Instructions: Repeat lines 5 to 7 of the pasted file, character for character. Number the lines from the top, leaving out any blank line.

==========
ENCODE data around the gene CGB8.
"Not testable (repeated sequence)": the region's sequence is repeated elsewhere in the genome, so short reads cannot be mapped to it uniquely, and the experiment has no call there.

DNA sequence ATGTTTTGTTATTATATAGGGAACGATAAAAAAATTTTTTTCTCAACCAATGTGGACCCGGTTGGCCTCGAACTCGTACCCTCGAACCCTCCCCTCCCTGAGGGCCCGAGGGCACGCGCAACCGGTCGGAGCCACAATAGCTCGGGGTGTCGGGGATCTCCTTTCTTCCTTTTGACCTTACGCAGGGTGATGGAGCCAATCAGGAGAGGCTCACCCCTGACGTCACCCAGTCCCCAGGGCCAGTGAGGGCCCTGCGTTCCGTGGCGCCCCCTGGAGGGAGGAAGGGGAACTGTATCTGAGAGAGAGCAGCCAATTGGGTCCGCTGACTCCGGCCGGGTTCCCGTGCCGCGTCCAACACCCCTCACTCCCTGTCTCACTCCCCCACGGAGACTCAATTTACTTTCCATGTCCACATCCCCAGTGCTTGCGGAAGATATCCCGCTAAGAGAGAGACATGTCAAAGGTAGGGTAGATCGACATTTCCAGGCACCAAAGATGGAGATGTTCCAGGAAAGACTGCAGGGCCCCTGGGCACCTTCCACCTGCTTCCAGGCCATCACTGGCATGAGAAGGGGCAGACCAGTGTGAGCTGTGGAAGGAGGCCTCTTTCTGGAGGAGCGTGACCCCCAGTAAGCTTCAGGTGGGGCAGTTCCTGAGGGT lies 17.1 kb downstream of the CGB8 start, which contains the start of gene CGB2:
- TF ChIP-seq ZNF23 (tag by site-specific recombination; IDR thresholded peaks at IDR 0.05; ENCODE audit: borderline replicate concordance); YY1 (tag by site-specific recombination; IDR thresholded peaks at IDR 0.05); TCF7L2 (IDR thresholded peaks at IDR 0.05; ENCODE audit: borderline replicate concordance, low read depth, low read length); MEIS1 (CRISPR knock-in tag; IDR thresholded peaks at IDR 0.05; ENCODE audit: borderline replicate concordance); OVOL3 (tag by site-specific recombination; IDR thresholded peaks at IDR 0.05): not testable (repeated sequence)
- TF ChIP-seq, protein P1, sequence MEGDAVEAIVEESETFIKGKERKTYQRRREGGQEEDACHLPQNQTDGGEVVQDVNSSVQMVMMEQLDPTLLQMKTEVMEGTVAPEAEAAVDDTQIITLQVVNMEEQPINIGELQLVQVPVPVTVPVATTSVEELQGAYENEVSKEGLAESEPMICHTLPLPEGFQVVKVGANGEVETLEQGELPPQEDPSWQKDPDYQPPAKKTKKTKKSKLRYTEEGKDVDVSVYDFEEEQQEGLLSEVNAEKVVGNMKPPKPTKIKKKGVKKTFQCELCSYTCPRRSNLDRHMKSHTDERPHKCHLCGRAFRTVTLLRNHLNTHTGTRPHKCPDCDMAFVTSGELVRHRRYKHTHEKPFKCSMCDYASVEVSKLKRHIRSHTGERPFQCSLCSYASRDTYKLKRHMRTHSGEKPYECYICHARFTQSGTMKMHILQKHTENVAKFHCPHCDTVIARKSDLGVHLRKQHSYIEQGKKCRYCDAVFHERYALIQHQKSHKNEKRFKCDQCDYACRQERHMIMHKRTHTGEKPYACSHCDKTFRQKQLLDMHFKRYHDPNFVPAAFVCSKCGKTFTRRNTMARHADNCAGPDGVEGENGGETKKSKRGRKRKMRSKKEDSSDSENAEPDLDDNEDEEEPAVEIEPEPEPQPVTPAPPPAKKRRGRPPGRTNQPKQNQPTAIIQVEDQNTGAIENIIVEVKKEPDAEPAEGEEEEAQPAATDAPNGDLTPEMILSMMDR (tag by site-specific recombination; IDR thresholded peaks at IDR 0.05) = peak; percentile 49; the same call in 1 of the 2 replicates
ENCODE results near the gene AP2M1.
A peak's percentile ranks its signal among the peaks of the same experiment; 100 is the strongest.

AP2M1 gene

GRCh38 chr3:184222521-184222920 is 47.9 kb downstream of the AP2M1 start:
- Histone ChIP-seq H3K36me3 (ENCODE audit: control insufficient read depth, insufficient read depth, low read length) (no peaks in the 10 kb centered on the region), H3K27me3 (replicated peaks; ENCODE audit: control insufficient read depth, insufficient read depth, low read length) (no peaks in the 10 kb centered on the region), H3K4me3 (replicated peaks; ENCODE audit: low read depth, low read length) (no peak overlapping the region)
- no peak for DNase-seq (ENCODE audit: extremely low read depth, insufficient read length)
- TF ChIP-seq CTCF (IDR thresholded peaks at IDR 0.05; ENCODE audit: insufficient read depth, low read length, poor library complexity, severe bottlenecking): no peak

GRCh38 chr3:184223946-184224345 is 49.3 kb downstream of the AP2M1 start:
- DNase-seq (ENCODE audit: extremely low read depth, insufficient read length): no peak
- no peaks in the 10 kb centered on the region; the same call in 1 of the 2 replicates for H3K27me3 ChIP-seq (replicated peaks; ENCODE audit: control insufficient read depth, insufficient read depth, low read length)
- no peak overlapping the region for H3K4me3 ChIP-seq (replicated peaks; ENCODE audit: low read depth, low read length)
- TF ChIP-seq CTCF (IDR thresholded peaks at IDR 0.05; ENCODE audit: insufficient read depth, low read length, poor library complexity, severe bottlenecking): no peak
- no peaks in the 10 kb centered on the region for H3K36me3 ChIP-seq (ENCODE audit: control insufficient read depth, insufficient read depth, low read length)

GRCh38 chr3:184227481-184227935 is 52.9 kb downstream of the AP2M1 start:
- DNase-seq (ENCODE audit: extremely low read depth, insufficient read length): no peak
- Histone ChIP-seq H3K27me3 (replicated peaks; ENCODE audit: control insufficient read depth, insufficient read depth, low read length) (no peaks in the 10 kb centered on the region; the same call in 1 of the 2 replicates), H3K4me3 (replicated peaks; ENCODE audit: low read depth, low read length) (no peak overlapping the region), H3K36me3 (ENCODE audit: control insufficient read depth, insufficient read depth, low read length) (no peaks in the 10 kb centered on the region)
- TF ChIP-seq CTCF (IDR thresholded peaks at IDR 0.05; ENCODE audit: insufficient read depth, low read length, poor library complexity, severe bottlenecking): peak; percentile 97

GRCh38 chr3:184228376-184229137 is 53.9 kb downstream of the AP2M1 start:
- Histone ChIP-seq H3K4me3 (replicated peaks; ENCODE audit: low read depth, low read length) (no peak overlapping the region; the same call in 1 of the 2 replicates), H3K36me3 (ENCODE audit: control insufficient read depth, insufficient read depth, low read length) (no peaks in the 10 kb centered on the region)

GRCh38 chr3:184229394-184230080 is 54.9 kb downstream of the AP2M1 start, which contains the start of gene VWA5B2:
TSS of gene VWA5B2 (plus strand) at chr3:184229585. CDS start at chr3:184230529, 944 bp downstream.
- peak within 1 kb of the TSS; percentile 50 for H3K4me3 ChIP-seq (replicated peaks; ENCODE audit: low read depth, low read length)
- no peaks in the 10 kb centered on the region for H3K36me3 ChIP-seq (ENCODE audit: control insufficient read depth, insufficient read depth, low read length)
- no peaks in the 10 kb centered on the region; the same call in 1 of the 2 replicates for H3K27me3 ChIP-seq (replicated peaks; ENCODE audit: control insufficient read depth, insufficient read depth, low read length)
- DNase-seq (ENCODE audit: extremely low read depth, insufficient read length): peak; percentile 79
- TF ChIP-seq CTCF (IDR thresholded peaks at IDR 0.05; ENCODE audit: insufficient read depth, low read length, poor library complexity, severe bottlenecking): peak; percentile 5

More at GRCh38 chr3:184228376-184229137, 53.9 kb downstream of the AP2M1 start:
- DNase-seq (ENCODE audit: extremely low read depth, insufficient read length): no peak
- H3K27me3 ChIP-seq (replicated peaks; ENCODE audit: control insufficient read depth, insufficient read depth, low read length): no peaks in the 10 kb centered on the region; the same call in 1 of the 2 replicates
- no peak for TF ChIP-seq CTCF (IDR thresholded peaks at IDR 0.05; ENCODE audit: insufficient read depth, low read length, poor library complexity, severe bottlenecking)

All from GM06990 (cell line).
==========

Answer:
- TF ChIP-seq, protein P1, sequence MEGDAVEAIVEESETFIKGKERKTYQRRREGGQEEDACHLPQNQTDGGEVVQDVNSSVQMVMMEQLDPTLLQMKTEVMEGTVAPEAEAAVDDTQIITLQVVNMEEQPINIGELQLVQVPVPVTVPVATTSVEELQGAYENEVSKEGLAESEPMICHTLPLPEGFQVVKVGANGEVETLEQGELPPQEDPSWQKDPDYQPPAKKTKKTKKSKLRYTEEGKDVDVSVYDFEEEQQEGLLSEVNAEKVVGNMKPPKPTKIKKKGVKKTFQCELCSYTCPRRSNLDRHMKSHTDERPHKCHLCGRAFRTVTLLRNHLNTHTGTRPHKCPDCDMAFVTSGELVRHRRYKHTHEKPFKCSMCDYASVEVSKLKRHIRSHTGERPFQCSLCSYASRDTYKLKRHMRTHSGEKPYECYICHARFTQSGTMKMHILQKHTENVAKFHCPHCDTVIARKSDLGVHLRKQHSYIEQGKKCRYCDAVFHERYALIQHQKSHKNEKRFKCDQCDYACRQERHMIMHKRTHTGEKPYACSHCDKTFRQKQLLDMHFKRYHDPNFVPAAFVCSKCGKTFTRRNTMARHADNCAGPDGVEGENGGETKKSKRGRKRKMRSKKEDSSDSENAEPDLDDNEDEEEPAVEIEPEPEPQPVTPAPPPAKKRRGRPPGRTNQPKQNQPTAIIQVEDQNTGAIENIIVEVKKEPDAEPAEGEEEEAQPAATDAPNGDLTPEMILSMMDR (tag by site-specific recombination; IDR thresholded peaks at IDR 0.05) = peak; percentile 49; the same call in 1 of the 2 replicates
ENCODE results near the gene AP2M1.
A peak's percentile ranks its signal among the peaks of the same experiment; 100 is the strongest.